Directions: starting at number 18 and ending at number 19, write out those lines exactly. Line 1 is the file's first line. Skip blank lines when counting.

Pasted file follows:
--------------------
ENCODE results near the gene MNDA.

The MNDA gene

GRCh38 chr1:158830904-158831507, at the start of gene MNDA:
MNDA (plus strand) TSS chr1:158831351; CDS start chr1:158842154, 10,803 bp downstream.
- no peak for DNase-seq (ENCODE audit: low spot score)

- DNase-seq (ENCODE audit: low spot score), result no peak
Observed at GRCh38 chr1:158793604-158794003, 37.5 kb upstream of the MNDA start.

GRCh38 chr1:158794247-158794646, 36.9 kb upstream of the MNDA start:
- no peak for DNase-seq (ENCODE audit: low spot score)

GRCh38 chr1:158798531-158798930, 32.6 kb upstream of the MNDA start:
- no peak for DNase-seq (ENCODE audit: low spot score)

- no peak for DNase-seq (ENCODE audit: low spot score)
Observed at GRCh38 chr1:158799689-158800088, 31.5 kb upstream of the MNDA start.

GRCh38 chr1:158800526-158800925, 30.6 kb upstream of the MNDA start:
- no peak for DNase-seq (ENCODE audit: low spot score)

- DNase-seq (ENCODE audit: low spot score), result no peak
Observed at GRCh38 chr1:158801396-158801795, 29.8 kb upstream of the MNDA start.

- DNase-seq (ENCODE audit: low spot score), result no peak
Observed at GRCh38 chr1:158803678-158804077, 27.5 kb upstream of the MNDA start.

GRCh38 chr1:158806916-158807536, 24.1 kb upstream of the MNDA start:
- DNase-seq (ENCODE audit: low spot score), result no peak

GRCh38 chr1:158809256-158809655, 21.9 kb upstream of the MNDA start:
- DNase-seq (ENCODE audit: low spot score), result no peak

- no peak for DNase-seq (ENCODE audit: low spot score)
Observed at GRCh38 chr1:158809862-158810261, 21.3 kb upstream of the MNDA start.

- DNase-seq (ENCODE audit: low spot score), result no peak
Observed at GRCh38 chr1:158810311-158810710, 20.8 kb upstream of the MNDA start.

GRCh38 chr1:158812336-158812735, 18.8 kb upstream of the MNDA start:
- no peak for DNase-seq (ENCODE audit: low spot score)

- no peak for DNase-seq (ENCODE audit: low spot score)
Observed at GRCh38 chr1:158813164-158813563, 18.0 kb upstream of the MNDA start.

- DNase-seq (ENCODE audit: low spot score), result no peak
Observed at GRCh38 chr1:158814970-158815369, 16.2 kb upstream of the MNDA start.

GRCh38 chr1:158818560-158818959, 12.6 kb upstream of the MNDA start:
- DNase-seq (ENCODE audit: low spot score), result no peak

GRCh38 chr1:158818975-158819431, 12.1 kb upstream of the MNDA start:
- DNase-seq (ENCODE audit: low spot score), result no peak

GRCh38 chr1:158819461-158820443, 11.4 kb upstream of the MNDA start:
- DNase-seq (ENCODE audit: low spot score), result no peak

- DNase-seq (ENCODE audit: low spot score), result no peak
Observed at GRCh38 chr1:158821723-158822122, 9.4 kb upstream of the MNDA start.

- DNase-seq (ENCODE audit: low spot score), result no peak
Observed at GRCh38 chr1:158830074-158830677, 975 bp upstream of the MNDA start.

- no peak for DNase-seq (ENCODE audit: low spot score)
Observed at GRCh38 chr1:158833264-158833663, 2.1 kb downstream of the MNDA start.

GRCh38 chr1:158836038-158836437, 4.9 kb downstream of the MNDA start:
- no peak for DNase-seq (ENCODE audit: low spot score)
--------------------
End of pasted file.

- DNase-seq (ENCODE audit: low spot score), result no peak
Observed at GRCh38 chr1:158803678-158804077, 27.5 kb upstream of the MNDA start.